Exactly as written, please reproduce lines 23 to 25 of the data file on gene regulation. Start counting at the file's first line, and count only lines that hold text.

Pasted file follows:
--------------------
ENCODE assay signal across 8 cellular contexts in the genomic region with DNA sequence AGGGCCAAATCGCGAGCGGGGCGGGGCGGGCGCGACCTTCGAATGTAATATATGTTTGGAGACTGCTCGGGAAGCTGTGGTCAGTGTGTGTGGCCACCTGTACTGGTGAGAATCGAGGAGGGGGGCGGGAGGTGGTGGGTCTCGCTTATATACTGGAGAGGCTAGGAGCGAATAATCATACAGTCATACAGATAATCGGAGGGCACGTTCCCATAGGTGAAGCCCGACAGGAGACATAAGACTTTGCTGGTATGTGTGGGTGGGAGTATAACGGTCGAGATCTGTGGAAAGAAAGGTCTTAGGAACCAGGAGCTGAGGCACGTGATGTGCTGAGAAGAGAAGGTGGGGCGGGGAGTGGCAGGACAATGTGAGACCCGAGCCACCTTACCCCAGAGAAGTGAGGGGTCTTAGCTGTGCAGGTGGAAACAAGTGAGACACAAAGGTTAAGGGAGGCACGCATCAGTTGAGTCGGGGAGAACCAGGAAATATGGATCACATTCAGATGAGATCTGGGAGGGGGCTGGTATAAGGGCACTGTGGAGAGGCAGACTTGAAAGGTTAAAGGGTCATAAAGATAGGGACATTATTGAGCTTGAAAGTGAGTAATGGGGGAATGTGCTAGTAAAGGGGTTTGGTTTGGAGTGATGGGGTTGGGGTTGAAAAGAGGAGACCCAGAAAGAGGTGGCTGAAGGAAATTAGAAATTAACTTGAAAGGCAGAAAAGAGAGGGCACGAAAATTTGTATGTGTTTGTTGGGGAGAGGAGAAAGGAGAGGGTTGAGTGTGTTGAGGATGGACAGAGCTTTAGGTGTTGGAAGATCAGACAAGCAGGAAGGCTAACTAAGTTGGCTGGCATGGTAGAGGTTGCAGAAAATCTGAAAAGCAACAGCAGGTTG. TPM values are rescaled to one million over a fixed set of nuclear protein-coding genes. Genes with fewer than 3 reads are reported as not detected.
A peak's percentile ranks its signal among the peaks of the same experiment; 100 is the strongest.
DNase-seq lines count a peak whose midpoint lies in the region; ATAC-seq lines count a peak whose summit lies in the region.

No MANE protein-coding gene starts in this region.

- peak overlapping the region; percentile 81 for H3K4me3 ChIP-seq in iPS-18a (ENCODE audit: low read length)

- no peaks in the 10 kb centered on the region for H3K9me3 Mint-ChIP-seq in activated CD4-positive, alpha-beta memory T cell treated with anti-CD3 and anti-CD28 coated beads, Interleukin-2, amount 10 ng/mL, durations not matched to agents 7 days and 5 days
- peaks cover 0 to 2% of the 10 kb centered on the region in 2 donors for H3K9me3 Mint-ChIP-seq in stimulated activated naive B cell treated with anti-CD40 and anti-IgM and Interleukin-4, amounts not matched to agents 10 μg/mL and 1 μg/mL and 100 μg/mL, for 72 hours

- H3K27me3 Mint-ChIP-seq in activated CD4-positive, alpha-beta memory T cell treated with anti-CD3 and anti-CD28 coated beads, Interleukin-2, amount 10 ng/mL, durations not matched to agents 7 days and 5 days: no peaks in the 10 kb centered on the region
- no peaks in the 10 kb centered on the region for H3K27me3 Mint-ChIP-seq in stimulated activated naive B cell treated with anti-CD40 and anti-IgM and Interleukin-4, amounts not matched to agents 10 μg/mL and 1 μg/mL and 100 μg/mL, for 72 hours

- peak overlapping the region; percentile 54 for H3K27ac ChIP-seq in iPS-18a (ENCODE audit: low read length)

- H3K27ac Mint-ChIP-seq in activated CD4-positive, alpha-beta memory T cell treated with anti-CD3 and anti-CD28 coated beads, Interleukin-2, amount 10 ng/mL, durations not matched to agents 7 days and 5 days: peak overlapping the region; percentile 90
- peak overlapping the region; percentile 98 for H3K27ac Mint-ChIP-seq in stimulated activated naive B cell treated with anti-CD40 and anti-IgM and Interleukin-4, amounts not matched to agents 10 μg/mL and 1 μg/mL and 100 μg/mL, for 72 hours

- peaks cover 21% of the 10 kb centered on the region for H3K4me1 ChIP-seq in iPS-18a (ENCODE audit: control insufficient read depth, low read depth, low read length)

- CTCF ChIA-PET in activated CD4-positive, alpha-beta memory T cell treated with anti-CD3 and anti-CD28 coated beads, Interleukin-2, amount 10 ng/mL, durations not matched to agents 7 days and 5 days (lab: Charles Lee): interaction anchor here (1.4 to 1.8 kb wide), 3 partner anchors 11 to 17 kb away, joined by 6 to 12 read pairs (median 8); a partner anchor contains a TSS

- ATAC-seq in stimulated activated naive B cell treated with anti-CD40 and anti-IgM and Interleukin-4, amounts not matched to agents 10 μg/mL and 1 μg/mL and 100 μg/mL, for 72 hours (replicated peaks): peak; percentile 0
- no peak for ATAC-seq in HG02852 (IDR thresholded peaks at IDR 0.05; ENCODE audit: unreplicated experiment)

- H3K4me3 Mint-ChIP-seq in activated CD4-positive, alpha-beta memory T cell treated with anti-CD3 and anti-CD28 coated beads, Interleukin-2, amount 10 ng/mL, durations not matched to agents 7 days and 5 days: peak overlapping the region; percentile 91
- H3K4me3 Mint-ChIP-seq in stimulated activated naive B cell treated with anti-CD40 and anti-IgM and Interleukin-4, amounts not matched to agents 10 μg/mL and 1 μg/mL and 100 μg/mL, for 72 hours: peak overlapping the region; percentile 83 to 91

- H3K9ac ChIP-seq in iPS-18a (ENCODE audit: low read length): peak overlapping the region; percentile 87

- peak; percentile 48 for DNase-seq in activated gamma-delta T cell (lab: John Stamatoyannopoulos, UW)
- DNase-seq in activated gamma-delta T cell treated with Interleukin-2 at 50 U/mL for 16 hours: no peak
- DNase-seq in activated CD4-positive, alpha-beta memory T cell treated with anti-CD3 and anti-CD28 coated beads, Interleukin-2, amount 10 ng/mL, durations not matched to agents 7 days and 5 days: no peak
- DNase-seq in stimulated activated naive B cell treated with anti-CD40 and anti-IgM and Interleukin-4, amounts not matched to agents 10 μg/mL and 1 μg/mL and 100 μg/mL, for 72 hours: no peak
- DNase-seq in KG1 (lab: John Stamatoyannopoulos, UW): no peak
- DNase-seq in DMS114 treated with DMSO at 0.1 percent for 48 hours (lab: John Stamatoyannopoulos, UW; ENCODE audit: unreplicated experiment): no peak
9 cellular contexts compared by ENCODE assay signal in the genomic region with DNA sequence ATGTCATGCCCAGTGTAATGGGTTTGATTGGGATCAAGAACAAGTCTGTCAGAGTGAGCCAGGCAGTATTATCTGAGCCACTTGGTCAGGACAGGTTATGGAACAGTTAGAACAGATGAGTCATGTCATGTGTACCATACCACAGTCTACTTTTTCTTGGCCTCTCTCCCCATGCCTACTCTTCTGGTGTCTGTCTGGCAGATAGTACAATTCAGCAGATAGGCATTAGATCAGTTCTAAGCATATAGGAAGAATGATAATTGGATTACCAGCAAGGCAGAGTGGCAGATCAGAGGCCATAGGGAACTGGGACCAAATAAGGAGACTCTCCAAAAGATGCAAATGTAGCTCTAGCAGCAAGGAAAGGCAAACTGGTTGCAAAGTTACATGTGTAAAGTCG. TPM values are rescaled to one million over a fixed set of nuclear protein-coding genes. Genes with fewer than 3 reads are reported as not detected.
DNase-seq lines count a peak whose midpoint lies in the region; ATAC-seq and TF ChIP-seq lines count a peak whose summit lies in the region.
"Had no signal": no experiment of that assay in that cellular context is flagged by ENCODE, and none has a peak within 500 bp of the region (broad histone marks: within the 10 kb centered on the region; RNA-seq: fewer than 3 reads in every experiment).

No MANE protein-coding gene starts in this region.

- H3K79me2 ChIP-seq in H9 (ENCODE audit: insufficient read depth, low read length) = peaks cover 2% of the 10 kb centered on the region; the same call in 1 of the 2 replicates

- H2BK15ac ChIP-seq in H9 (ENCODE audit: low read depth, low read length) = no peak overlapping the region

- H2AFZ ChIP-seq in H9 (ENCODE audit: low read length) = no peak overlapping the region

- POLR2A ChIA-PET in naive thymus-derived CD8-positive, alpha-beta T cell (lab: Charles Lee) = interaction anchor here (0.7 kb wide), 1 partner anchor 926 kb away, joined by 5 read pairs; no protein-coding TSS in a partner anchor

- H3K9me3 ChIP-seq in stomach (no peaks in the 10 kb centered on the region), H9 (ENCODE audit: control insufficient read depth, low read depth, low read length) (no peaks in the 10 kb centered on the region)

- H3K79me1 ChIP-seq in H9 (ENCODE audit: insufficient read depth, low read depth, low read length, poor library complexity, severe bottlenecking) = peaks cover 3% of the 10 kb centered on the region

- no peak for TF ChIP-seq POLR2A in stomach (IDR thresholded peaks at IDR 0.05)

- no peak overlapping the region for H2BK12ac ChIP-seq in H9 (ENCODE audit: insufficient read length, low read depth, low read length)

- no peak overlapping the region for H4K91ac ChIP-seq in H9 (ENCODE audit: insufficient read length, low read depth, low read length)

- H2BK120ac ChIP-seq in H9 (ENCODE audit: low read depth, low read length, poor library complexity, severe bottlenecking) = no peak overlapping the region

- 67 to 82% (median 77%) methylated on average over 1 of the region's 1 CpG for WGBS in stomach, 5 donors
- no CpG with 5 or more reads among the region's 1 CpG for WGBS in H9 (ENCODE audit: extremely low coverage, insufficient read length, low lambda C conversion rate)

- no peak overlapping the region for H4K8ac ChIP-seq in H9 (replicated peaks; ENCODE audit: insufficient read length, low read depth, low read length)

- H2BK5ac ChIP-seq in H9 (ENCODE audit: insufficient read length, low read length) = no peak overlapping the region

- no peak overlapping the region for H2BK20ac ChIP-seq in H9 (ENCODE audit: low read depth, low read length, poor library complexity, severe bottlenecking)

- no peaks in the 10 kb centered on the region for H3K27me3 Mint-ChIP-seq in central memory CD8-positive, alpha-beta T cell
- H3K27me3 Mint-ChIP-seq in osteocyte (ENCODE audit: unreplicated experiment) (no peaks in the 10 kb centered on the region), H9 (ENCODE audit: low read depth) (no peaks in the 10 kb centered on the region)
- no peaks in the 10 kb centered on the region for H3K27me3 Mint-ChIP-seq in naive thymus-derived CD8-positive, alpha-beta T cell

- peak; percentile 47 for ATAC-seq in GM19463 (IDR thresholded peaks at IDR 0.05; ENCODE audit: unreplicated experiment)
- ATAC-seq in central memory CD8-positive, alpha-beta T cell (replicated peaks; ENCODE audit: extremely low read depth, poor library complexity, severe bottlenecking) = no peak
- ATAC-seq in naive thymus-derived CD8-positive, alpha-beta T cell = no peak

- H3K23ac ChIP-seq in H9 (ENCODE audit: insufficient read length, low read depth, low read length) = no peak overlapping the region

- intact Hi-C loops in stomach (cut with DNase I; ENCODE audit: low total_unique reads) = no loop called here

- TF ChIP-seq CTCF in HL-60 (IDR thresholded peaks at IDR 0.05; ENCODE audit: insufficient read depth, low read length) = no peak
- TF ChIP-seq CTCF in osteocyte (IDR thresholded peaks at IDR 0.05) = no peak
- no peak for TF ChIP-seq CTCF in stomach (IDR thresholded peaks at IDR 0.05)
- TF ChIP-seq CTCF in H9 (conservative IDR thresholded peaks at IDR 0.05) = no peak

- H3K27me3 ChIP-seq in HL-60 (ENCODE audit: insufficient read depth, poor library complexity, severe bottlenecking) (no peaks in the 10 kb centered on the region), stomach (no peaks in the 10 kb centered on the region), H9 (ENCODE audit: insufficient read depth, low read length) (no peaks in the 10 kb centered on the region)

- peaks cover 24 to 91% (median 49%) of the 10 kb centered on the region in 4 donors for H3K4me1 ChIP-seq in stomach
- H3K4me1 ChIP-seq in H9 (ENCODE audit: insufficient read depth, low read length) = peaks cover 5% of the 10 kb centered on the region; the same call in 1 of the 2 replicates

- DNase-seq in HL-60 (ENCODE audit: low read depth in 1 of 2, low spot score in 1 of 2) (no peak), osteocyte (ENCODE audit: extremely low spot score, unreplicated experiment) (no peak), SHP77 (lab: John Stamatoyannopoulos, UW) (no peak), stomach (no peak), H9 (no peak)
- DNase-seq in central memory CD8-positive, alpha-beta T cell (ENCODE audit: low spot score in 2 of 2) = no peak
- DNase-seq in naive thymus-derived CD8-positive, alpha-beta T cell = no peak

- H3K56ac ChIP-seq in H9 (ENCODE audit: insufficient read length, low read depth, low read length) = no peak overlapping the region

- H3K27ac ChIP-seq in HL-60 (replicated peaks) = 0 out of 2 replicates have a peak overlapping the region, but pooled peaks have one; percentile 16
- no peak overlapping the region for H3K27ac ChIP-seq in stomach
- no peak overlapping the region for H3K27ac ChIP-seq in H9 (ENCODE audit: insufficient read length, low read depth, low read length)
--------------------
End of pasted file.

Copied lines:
- DNase-seq in stimulated activated naive B cell treated with anti-CD40 and anti-IgM and Interleukin-4, amounts not matched to agents 10 μg/mL and 1 μg/mL and 100 μg/mL, for 72 hours: no peak
- DNase-seq in KG1 (lab: John Stamatoyannopoulos, UW): no peak
- DNase-seq in DMS114 treated with DMSO at 0.1 percent for 48 hours (lab: John Stamatoyannopoulos, UW; ENCODE audit: unreplicated experiment): no peak